Resolving property disputes in our courts take very long, how can these be reduced to ensure the economy does not continue to suffer as a result of these delays?

Resolution, you cannot actually divorce that from the system itself. Most cases take forever to be resolved and it’s even more difficult with respect to land. It needs a fundamental reform. Lagos state has tried to do something about that by creating divisions with respect to all aspect of this dispute resolution. They have the mortgage, general, civil and land matters. There is not one fix it solution for the delays encountered in this regard, it’s a little difficult because there are loopholes within the laws to explore to delay the process, so blocking those loopholes would improve the situation. The process of filing has been improved upon though and I think to a very large extent, part of it is on Practitioners as well as to the delay being experienced in court. I also think that Practitioners should take pro-active measures at the preliminary stages to ensure that any disputes are resolved speedily and internally.

Why would you blame people who are doing their job; which basically involves looking for loopholes in the laws?

We need a whole judicial reform to deal with this because it’s not only in respect of land matters, it cuts across all matters that go to court. Even at the professional level for lawyers, some form of standard is required for all lawyer. Because from the outset, you may see that the person that has come to you for a particular issue does not have a case and the person insists he wants to test it in court. As a professional at that point, you should be candid enough to say there is nothing to do in this particular one and maybe some form of penalty on the lawyer if at the end of the day they go to court and loses such case. Because there are blatant ones. I am not talking about the borderline ones, which is allowed to be tested and see what decisions will be reached. As a practitioner, you should be able to see what is available to you in the blatant cases. Also, something has to be done to the appeal process and I think it is time for a constitutional review in terms of issue of appeal generally.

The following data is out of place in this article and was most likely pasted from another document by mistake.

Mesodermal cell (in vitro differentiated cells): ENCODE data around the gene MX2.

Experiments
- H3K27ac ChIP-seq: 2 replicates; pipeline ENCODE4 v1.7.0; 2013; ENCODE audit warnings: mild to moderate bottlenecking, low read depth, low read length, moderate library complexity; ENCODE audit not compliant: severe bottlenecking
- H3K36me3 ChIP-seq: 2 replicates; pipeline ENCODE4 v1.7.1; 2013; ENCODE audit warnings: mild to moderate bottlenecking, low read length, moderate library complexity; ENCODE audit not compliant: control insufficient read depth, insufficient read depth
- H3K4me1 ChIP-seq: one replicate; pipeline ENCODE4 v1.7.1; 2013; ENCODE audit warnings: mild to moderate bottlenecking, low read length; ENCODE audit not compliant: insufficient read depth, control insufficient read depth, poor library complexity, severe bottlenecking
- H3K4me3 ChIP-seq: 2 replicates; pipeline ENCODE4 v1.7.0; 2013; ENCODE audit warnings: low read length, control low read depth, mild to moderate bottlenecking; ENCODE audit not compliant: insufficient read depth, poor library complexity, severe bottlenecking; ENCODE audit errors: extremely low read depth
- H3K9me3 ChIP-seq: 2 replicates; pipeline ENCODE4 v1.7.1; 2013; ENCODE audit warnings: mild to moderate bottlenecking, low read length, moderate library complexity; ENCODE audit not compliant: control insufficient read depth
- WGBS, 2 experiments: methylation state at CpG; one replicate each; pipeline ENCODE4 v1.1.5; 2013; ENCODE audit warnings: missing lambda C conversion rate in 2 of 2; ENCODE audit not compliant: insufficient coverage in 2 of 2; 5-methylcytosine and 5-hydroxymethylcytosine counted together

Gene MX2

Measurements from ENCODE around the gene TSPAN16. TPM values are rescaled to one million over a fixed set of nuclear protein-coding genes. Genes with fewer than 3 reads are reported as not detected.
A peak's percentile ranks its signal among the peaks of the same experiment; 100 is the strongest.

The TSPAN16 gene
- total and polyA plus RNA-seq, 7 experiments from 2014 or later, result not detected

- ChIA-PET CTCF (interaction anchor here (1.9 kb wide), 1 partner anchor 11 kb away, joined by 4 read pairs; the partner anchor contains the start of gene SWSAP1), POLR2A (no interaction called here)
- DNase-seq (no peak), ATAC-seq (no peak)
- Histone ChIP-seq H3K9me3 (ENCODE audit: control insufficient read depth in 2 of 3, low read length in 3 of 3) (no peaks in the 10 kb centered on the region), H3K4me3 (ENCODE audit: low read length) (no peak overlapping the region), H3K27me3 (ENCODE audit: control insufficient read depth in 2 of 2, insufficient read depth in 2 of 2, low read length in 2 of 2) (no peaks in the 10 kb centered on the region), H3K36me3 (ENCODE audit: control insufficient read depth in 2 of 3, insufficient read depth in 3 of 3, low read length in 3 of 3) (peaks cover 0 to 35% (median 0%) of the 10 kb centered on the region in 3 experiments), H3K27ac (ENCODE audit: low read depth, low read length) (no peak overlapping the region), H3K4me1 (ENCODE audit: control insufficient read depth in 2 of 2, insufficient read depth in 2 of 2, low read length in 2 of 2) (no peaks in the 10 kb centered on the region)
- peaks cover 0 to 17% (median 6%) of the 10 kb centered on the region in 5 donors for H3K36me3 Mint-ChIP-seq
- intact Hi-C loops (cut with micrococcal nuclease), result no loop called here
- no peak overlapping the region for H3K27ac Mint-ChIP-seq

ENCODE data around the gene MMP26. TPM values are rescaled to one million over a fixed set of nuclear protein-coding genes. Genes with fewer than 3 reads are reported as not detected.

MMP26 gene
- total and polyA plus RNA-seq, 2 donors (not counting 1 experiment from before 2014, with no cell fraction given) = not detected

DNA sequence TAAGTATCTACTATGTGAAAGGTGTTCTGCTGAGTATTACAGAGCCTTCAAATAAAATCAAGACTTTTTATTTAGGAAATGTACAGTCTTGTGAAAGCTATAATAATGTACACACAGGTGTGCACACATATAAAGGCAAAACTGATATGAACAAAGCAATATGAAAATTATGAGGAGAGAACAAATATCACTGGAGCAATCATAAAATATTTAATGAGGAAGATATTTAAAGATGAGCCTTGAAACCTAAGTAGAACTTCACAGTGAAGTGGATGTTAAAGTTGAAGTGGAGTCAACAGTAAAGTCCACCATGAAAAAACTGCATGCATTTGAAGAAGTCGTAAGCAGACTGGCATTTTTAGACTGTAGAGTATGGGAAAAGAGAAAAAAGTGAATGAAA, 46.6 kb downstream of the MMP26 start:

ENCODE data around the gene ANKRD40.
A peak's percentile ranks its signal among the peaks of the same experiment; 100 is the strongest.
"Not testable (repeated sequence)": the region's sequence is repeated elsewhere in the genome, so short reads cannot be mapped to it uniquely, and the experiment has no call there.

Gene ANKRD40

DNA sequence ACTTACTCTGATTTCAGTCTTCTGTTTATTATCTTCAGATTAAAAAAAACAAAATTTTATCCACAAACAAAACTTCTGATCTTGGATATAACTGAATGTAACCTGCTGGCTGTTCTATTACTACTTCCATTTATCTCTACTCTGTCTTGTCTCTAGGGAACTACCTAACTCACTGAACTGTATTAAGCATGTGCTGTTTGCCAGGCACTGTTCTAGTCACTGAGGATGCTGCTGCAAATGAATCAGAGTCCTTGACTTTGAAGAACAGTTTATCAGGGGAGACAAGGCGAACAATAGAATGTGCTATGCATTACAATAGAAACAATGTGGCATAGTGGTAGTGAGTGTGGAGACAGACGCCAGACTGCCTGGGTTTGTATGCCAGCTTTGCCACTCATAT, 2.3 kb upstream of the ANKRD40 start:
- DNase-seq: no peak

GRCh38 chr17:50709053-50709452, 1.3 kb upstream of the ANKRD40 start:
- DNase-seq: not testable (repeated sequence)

Can we say the renewed tenancy law of Fashola’s administration in Lagos state is achieving its purpose?

The tenancy law of Lagos state is a good development. It is being tried but I am not sure as to the level of compliance and/or enforcement. I think one of the novel area is the issue of payment of rent for just a year – landlords are forbidden to ask for more than 1year rent. Before now, the law with respect to tenancy has always been in favor of the landlord, this time around we are seeing something that is speaking up for the tenants and largely the middle and lower class. Some landlords have complied and some still demand rent for more than a year and there is still this attitude of ‘if you don’t want, some other people are willing to pay the 2years’.

In all, I think it is a good development for us. I think if there is enlightenment in respect of the law, maybe the level of enforcements and compliance will be enhanced.

One comment

  1. Me dull. You smart. That’s just what I neddee.